Let me pause for a moment to explain something important.  A charismatic might observe us as a church and object to our Sunday morning service since we disallow speaking in tongues and other manifestations of the Spirit.

I don’t think it’s fair to say we disallow them, although that is the end result.  It’s more like we disallow interruptions because we are led by the Holy Spirit in our order of service.

I hesitate to give an example because I don’t think a church service can be compared to anything else we attend.  I mean, in the meetings of the church, Jesus walks in our midst seeking to minister in the power of His resurrection.  Lives are changed for eternity.

That’s not gonna happen when you go see XMen: Days of Future Past.  But let’s say you are at the movie and the guy in front of you, for whatever reason, gets out his iPad, opens to Netflix, and starts watching Thor: The Dark World with the volume turned up.

Then a drama troupe goes forward, to the floor just in front of the screen, and begins to act out a play.

Those would be interruptions because you are there to see the movie.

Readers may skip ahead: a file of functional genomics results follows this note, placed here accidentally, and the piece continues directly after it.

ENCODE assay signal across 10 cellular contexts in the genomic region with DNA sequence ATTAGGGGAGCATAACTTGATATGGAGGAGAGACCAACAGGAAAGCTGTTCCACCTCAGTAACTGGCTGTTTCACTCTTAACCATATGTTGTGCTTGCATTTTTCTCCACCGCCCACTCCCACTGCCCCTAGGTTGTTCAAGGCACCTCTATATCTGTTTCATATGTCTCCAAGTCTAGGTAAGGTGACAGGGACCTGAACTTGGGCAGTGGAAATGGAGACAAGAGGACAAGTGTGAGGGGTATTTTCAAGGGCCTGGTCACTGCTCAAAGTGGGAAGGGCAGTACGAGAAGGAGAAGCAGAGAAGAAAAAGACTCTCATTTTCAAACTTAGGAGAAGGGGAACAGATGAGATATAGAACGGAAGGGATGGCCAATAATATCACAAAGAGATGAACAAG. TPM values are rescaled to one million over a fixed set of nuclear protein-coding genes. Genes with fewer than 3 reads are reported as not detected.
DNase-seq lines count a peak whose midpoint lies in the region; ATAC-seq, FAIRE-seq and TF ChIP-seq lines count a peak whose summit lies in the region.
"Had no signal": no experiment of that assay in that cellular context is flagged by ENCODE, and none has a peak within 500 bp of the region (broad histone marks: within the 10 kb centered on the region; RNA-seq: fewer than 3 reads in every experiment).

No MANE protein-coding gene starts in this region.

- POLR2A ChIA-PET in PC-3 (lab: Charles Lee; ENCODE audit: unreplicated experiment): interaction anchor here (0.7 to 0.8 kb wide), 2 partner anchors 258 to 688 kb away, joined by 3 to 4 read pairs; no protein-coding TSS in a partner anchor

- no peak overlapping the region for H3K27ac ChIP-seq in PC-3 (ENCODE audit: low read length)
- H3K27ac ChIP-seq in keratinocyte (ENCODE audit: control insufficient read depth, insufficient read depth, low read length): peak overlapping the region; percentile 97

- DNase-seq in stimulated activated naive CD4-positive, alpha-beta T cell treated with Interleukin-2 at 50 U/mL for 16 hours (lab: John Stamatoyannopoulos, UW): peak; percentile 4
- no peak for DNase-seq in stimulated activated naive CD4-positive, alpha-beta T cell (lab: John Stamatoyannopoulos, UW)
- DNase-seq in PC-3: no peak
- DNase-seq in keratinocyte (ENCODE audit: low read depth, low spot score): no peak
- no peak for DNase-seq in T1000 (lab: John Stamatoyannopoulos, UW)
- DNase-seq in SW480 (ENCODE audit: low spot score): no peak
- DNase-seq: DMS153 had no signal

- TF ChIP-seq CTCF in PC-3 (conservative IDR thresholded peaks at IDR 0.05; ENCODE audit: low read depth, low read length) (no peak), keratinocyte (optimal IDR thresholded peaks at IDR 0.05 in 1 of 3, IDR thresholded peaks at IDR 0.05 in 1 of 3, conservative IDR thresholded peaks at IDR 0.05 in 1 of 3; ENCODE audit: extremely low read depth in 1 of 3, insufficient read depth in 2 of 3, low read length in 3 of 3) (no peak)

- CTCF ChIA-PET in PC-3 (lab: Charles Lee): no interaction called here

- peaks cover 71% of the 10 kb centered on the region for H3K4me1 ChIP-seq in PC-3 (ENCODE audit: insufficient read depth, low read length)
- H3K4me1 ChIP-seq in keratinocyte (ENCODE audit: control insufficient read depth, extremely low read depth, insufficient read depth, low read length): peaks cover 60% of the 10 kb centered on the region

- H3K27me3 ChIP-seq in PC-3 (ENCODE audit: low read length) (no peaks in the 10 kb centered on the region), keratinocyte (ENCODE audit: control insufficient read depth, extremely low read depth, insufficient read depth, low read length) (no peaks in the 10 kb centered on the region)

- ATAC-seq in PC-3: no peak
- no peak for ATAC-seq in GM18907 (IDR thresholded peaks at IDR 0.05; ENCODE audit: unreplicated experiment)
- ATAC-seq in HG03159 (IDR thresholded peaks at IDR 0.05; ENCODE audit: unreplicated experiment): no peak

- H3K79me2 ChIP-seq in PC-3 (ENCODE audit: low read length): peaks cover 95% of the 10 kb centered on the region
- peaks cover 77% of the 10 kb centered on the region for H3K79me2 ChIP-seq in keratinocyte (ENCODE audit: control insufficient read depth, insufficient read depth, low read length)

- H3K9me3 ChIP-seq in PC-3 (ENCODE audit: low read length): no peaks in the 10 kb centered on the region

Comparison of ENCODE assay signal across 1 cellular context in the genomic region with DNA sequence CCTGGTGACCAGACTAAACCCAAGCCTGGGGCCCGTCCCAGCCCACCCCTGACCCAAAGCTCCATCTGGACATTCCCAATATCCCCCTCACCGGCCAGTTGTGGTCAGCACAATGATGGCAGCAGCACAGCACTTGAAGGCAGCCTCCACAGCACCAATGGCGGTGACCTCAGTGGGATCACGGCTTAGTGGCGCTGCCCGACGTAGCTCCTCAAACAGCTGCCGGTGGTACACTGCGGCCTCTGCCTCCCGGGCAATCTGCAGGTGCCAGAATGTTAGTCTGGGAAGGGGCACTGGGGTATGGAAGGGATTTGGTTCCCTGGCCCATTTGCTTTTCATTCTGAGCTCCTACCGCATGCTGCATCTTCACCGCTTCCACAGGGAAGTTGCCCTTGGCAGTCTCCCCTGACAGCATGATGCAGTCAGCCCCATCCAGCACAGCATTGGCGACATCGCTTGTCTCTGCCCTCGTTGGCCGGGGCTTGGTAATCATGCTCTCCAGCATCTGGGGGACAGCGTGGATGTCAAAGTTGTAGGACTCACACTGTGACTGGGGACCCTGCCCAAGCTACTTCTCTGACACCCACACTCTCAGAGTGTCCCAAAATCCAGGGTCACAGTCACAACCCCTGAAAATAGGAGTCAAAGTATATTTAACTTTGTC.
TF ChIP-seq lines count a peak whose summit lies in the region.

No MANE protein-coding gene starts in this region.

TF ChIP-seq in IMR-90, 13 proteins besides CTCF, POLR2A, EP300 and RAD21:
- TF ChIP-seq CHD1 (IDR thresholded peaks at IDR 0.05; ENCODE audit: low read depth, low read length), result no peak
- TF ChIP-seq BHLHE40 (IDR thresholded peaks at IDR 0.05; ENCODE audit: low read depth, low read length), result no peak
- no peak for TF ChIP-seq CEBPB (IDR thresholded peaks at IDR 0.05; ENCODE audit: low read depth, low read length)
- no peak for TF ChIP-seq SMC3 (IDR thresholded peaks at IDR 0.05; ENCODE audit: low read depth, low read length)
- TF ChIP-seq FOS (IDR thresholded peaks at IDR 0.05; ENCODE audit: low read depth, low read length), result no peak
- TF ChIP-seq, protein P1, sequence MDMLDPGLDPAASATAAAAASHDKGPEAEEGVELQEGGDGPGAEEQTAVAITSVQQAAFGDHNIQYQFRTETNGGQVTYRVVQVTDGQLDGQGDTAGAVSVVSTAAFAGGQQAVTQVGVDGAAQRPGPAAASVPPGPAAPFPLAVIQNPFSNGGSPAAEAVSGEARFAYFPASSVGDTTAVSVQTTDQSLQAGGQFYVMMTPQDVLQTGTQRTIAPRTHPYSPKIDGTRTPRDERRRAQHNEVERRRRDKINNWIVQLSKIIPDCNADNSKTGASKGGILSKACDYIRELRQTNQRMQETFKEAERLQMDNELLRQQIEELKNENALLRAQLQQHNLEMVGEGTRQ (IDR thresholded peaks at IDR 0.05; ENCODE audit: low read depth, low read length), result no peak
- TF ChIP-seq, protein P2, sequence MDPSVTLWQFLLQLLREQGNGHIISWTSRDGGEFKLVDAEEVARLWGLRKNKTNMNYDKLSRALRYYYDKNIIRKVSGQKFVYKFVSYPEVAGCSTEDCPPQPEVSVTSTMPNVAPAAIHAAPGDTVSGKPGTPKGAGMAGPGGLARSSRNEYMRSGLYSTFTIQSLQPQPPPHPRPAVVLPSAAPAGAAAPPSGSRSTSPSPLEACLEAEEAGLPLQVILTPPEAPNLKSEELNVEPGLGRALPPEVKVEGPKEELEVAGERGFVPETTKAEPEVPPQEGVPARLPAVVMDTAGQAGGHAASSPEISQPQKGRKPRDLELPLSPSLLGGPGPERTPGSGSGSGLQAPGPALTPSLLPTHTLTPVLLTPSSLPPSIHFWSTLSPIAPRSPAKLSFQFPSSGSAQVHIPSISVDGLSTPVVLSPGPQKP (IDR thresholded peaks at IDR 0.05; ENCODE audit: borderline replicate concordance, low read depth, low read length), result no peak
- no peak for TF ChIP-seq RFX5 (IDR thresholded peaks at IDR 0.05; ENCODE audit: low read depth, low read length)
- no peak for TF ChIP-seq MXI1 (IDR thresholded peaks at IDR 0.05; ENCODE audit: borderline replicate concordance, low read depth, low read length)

Similarly, we trust God the Holy Spirit to tell us what He wants us to do at our services.  And we hear Him for Sunday morning telling us to emphasize uninterrupted, corporate singing, and the uninterrupted teaching and preaching of the Bible.

We hear Him telling us to do things very differently on Wednesday nights – encouraging participation and the exercise of spiritual gifts.

It’s not unspiritual to have order, or to plan; it does not in any way “quench” the Holy Spirit to follow His leading.

We need to somehow get over the notion that the Spirit can only be spontaneous, and that planning is somehow inherently unSpiritlike.

1 Corinthians 14:16  Otherwise, if you bless with the spirit, how will he who occupies the place of the uninformed say “Amen” at your giving of thanks, since he does not understand what you say?

“Bless with the spirit” is a description of speaking prayer or praise to God in tongues.

The “uninformed” seems to be a blanket description of anyone who hears you speaking in tongues but cannot understand because there is no interpretation.  You treat them, or make them, “uninformed” by speaking unintelligibly.

“Amen” assumes the setting of corporate worship, where this word, taken over from the Jewish synagogue, indicated wholehearted response to and endorsement of the words of another.
An utterance in tongues, either spoken or sung, cannot evoke an endorsement from others who hear it, because they have no way of knowing what you said.